The measure of a successful benefit recital is when you find that you made more money than you spent! Recalling my own expensive and not particularly lucrative “benefit recital” as a young singer, I hesitated to advise singers…until I found Katherine Michaels.* She helped her son raise $6,000 for a prestigious summer program and 2 New York audition trips–and the principles she used can be applied to any singer’s career.
1. Have a long-range plan.
Michaels had a plan–a vision for that benefit recital as seed money for a future career. She says, “A benefit recital should be planned with the idea of making money, and of building a group of supporters who are ‘stakeholders’ in your career–and who may provide support on an ongoing basis. The difference between raising $500 and raising $5,000 or more is often one of attitude and expectation–and, of course, preparation, hard work, and talent.”
2. Be ready with a good “product.”
First things first–Michaels says, “You need to be ready, and you need to be good. No amount of marketing will be successful if your product isn’t ready for the public. If you are at an earlier stage of your career, perform for family and friends and study hard, but don’t ask strangers for money. ‘Ready’ doesn’t have to mean ‘ready for the Met,’ but these suggestions for a fund-raising recital are for people who have performance experience, repertoire, and the talent and skill for a full-length recital. The guiding rule is: Do everything as beautifully as you possibly can…but on a budget.”
3. Use an event or big announcement as a springboard.
It helps to have news to announce. In mailings, press releases, and the program itself, Michaels prominently featured the name of the young artist program to which her son had been accepted. She says, “The benefit recital can be to celebrate acceptance to a young artist program, a conservatory, a voice teacher’s studio…or to help you afford to apply for a competition.”
4. Have professional-looking invitations, but add a personal touch.
Michaels purchased elegant printed programs inexpensively from Office Depot, a large office-supply outlet. The invitations for the benefit recital and reception to follow included a short informative letter with room for a handwritten “Please come!”
5. Invite everyone–even people outside your geographical area.
“Whether they’re friends of the family, your dentist, people you’ve
auditioned for, neighbors, other starving students–invite them all. Ask people to open their address books to you. Your voice teacher may even be willing to write notes on invitations for people.”
Not only should you invite out-of-towners, says Katherine, “…but you should keep a list for your entire career because these are people you will go back to again and again.” [For more info on how to network, see the CS April networking issue.]
6. Keep expenses down.
Are you paying to rent a hall? “Often a church will let you perform at no charge,” Katherine advises. “Spend enough time to find a place with great acoustics and some elegance. Another nice thing about a church is that many of them allow you to move from one level to another, so you aren’t standing in one place for the entire recital.”
7. Choose a varied program.
She also recommends variety in the programming. “Include crowd-pleasers, show off your versatility, and plan two encores. Take one intermission, where you can do a quick costume change, and a few short breaks. Use props for one or two songs. Write down what you will say and memorize it–especially your introduction, if you want one. Often it’s best to come in, sing your first piece, and then talk.”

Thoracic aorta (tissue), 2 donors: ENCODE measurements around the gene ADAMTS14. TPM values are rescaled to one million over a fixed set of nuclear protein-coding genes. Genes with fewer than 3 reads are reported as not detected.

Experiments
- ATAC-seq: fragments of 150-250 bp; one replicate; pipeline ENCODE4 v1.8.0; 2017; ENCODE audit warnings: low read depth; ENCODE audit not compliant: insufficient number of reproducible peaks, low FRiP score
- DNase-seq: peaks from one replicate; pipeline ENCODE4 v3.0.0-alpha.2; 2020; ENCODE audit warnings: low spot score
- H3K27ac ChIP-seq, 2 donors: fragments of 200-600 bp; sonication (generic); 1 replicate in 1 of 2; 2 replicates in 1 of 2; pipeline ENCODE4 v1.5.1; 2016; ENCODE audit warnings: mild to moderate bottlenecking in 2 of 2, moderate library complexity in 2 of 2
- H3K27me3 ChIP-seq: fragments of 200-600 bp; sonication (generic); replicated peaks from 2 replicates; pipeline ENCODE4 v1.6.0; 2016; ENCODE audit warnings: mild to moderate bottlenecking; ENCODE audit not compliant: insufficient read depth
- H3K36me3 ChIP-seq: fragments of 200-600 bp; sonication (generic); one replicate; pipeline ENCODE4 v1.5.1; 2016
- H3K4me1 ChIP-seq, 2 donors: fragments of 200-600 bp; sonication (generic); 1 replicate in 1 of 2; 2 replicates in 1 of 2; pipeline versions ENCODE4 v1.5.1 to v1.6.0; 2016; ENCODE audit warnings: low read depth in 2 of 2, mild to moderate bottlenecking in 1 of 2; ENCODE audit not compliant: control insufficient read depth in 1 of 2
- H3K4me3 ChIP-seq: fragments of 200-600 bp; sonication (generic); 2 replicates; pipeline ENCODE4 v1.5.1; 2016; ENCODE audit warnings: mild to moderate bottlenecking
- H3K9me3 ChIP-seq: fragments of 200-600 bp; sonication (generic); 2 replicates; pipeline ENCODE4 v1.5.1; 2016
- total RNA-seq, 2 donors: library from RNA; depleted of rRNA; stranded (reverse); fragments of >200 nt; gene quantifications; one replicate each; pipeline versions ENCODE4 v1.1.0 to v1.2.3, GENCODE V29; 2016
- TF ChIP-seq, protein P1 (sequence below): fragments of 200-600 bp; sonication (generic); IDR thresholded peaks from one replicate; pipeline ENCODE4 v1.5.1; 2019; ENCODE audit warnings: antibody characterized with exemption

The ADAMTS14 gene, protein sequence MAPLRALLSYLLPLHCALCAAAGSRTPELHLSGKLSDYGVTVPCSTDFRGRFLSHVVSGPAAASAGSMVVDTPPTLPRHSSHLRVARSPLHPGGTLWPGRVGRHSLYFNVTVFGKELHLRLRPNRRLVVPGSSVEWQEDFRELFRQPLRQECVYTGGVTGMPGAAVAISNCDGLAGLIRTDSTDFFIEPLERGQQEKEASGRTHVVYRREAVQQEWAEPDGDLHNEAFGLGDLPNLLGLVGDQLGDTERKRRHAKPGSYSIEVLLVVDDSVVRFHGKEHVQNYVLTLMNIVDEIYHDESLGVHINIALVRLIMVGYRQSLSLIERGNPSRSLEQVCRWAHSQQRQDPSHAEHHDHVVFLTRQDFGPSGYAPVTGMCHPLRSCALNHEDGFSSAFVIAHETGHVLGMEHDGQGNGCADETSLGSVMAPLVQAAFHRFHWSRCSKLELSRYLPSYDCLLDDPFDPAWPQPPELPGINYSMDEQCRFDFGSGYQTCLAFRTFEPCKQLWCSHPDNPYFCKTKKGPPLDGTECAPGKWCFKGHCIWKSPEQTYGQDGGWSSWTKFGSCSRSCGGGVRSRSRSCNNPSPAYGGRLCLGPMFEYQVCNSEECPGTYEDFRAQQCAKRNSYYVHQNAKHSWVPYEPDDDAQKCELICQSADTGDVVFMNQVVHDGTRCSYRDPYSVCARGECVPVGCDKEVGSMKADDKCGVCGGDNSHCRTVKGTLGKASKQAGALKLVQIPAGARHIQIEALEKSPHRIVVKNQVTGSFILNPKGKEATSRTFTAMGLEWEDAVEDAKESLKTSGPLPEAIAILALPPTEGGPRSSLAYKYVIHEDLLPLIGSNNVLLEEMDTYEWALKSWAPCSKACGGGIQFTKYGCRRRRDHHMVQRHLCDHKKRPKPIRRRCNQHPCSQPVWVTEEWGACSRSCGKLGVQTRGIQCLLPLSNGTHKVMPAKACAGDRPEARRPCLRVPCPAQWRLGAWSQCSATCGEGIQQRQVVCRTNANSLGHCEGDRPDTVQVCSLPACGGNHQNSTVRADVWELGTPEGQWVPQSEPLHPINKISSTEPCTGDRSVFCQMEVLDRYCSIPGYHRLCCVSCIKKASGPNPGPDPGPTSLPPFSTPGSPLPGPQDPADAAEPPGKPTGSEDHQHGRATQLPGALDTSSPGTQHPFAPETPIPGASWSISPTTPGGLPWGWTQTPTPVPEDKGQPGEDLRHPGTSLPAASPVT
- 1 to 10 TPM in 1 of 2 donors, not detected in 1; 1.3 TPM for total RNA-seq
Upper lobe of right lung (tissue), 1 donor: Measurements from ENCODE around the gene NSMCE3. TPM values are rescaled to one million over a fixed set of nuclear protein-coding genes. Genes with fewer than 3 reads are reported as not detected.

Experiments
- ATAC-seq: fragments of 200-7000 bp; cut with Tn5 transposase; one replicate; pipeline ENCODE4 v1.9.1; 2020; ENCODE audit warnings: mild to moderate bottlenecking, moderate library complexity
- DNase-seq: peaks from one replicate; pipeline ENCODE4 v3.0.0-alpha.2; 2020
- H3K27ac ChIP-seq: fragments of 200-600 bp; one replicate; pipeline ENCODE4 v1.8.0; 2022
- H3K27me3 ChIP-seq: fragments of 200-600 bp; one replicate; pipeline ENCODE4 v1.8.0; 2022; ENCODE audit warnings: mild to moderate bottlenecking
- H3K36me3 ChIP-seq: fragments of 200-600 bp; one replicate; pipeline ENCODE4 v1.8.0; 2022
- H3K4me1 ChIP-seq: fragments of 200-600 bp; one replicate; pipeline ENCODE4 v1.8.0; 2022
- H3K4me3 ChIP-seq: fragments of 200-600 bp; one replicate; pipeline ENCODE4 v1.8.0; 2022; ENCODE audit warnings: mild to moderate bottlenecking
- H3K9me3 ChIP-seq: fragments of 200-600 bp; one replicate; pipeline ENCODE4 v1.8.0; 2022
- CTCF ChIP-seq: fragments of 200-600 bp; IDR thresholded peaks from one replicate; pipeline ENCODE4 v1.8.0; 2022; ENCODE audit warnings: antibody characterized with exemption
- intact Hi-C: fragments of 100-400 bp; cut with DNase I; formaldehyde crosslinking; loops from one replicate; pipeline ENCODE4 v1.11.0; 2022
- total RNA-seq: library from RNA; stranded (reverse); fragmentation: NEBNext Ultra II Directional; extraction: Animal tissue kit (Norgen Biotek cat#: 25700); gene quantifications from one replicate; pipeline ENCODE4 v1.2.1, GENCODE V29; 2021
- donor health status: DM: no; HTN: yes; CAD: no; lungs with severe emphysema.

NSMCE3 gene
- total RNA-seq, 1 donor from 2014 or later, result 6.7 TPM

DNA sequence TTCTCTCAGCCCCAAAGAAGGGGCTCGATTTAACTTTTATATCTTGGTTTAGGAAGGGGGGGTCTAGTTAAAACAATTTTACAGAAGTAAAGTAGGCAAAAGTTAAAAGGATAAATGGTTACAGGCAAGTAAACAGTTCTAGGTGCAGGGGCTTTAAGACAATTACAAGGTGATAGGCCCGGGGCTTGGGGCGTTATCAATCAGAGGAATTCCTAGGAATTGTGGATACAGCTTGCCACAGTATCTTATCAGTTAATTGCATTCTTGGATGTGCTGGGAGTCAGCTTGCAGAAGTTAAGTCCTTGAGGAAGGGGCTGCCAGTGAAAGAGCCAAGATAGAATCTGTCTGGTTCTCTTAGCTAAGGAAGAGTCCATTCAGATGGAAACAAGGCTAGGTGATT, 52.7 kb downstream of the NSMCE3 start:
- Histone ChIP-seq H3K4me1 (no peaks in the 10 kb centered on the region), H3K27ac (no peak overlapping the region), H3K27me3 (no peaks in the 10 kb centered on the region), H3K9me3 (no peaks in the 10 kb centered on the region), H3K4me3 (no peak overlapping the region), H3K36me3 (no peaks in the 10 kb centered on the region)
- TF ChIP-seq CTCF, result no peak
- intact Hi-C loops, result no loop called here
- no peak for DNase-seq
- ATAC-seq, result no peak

8. Look and act like a star.
Dress like a star. That means a tuxedo or evening gown for at least part of the program. You can throw in a few duets if you have a talented friend willing to donate his/her time and talent, but the show should be yours. Be sure that your accompanist is superb.
The printed programs should look classy enough that audience members will take them home and not leave them littering the chairs after the concert. They should include a thank-you note from the singer and artist bios for the singer and the accompanist. The singer’s name and that of the accompanist should be prominently printed on the program cover. “Again, light cardstock from Office Depot is affordable. A nice touch is to use the back page of the program to list who has helped you get where you are,” Katherine adds.
9. Hold a reception afterward.
The key to the reception is presentation. That can consist of little more than punch and homemade cookies, but it’s important to pay for good-quality paper napkins and borrow nice china or trays, table linens, and a centerpiece. Katherine likes chocolate-dipped strawberries. “They are an elegant touch and you can make them yourself.”
10. Ask for money.
“Don’t be shy! Ask for the money,” says Katherine. The artist should say, “Thank you for your support” but shouldn’t do the actual collecting. Rather than passing a basket like a church offering, or charging an admission, Katherine suggests having separate donation baskets, prominently marked (and manned) at the entrance and exit of the concert as well as at the reception. “The baskets, labeled ‘DONATIONS,’ should be large and deep so checks and cash aren’t visible.”
11. Know who is in the audience.
Have a guest book (and several pens) available at the recital and reception so that no one’s attendance is overlooked. A watchful guest book attendant can persuade latecomers or those who slip away early to take a moment to sign the book.
12. Send thank-you notes.
Katherine is a stickler about this. “Thank-you notes should always be handwritten and mailed promptly!”
*Katherine Michaels (not her real name) is a business professional in a large western city. After winning numerous local awards and attending a prestigious summer arts program, Katherine’s son moved to New York City last year to pursue his singing and acting career.